While speed, reliability and security were of utmost importance to Sharp and his team, privacy was also a big concern. "When you're sharing the Internet with a service provider, you don't really know where your traffic is going and how secure your information is," added Sharp.

Though a private network would be the ideal solution, Sharp didn't think it was a viable option in terms of cost. "But TeraGo really came through and built us a custom solution that met our needs," he said.

TeraGo manages the network infrastructure to maintain Seven Oaks' constant connection to its Internet service provider, MERLIN (Manitoba Education Research Learning Information Networks)

TeraGo Custom Built Network

To address Seven Oaks' challenges with respect to security, speed and reliability, TeraGo built a custom, private network using licensed radio spectrum owned by TeraGo. A tower was located at each high school to create the backbone network to support the division's 1800 computers and 40 servers. Each tower connects the junior schools within the range of the tower. TeraGo manages the network infrastructure to maintain Seven Oaks' constant connection to its Internet service provider, MERLIN (Manitoba Education Research Learning Information Networks). TeraGo also provides a VLAN (Virtual Local Area Network) connection between Seven Oaks and MERLIN as a back-up service alternative to the fibre network used by MERLIN to connect with local school distrICTs.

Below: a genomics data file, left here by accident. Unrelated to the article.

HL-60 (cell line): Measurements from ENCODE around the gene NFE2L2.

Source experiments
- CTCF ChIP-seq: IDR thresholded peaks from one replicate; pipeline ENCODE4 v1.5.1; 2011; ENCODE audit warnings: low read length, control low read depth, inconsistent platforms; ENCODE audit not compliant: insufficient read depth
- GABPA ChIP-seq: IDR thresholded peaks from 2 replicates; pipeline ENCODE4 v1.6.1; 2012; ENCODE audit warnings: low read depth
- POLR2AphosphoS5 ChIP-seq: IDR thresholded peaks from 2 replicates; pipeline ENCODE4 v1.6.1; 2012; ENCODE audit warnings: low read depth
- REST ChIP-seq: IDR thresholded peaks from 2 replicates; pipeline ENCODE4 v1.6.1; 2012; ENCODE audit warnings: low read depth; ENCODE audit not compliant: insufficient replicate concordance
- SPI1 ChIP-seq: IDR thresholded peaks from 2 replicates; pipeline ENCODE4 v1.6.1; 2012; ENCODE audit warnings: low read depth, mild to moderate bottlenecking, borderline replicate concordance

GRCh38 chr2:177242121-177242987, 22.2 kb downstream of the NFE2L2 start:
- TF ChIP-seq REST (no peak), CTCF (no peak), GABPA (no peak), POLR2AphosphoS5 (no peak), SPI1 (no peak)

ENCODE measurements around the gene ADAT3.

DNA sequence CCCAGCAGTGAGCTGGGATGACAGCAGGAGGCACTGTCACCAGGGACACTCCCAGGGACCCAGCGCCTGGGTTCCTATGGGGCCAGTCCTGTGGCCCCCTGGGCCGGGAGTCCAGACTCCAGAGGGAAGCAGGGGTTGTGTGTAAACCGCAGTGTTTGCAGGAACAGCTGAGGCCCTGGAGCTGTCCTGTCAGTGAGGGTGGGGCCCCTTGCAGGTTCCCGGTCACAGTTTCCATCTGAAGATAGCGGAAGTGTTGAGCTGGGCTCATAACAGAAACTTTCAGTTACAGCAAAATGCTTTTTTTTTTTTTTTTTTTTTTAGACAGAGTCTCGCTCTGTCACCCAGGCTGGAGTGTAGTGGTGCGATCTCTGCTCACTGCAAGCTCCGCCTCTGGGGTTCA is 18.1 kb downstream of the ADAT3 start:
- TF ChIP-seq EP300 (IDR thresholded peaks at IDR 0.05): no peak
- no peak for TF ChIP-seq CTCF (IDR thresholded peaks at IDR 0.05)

According to Sharp, Seven Oaks connectivity is now 20 times faster post-TeraGo installation. "We went from 10.5 MB half duplex to 100 MB full duplex," he explained. "The towers form a ring around the division, and if one side of the ring goes down, the traffic just flows the other way. So redundancy is built into the network, which means all schools stay up and running."